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What Happens to a Creditor's Lawsuit Against Me If I File Bankruptcy?

Creditor Lawsuit

WHAT HAPPENS IF I GET SUED BY A CREDITOR?

In California, and in every other state, you have a certain limited amount of time to respond to a lawsuit by a creditor. It's generally 30 days from the day you received the lawsuit papers, usually comprised of a summons and complaint. The summons will specify the length of time, but you need to keep track of the date you receive them because that is virtually never indicated on the papers.

If you do not formally respond to the lawsuit within the designated time, the creditor wins by default. It generally receives a judgment in the amount of the debt, plus usually attorney fees, and its costs, and those amounts are usually in whatever amounts it asks for.

For reasons addressed below, it is very important to deal affirmatively with the lawsuit one way or the other BEFORE time runs out and the creditor gets a judgment. To learn how to respond to a California lawsuit you can find out more information here on how to respond to credit card lawsuit.

WHAT HAPPENS IF I FILE A BANKRUPTCY QUICKLY, BEFORE THE CREDITOR GETS A JUDGMENT?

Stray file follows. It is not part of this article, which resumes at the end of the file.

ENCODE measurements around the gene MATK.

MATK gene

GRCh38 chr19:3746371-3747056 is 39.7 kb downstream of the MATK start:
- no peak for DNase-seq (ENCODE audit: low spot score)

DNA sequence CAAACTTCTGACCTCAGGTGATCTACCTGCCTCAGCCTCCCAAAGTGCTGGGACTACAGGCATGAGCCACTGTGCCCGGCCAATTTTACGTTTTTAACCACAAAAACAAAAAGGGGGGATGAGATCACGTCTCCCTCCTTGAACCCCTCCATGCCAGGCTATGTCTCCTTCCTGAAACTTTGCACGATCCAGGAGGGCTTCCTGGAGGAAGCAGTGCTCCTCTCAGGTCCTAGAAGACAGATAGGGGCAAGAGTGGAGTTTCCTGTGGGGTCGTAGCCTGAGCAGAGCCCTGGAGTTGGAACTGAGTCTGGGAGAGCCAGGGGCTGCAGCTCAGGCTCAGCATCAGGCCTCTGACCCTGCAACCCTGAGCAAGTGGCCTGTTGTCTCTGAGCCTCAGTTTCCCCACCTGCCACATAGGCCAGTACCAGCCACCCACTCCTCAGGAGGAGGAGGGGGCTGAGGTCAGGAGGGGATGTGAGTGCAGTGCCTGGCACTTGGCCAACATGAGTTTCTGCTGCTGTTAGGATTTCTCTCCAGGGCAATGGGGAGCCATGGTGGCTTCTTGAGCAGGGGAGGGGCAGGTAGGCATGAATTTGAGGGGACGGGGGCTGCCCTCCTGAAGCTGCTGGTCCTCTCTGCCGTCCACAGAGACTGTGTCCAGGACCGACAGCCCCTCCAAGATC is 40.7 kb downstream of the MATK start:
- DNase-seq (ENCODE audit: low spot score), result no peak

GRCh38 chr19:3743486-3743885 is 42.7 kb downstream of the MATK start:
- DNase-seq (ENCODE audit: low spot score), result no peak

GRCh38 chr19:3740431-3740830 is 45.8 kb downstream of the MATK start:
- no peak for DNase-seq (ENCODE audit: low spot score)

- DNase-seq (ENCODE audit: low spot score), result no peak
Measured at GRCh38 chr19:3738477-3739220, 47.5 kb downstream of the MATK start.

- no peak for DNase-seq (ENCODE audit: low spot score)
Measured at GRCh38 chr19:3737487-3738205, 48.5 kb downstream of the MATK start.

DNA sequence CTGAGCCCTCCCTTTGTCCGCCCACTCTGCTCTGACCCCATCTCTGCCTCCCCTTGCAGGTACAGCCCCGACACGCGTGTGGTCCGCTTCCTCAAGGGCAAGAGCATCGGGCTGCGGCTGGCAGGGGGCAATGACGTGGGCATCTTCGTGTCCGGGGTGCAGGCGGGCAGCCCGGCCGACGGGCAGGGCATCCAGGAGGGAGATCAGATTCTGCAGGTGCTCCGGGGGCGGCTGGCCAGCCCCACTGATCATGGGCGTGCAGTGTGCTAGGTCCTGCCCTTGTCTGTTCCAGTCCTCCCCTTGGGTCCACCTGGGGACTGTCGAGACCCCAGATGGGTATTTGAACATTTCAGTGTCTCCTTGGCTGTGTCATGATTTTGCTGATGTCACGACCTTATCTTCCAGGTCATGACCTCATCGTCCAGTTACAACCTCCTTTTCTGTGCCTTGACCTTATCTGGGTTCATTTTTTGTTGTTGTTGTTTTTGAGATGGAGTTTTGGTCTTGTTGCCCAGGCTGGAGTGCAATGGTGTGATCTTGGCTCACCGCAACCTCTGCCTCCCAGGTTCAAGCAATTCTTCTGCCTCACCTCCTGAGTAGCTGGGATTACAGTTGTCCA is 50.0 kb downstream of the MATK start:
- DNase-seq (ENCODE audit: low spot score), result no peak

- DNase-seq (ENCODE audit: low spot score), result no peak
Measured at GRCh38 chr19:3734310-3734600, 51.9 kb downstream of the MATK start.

Regardless whether you file a Chapter 7 "straight bankruptcy" case or a Chapter 13 "adjustment of debts" one, doing so will stop the judgment from being entered. The mere filing of the case operates to stop "the commencement or continuation . . . of a judicial . . . action or proceeding against the debtor. . . ." See Section 362(a)(1) of the U. S. Bankruptcy Code. You may hear about this referred to as the "automatic stay." It is a tough federal law that creditors virtually all respect and abide by.

HOW DOES THIS WORK IN PRACTICE—HOW DOES THE CREDITOR KNOW I'VE FILED?

Because there is some lag time—about a week—between the filing of your bankruptcy case and when the creditor and its attorney would be formally informed through a mailing by the bankruptcy court, your attorney will inform the creditor's attorney directly, immediately after the filing. Your attorney will retain proof that the other attorney was informed before the default judgment could be entered.

It is very important to list on your creditor schedules both the creditor plaintiff and its attorney, so they both get formal notice of your bankruptcy case from the court.

WHAT'S THE URGENCY OF PREVENTING COURT ENTRY OF THE JUDGMENT IF I KNOW THAT I OWE THE DEBT?

It is important for many reasons to get legal advice quickly about what to do about the lawsuit, regardless if you believe you owe the money. Because:

  • A judgment gives the creditor some serious tools to use against you for collecting the debt. This includes not just the usual garnishing of your wages and checking/savings accounts. You can be ordered to appear at court to testify under oath about everything you own. Your assets could be seized by the sheriff to pay the debt. The judgment can become a lien on any real estate you own, not just locally but anywhere, and not just real estate solely in your name but those shared with others (such as with your siblings through an inheritance).